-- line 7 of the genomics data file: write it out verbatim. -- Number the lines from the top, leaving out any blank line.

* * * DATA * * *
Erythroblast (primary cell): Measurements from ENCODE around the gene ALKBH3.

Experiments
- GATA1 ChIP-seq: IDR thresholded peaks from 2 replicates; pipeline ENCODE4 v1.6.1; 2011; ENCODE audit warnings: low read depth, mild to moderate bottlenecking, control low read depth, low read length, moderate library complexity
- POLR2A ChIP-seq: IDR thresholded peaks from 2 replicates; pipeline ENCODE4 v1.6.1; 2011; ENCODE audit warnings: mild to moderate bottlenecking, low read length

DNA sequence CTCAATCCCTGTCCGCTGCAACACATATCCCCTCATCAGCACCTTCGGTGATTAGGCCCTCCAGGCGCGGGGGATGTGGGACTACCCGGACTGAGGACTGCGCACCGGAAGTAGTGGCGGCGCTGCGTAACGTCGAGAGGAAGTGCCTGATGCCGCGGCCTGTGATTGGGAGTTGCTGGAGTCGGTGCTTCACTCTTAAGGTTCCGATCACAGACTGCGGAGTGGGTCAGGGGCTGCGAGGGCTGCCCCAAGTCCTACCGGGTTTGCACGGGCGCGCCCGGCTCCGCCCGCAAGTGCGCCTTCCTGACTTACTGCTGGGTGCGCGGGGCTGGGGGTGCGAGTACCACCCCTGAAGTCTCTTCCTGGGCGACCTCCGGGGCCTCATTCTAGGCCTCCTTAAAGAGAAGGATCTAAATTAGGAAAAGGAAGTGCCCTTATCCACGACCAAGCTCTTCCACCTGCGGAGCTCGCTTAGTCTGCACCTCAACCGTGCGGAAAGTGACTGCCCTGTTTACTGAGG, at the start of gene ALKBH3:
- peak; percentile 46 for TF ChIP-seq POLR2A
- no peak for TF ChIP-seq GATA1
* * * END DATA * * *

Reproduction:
- no peak for TF ChIP-seq GATA1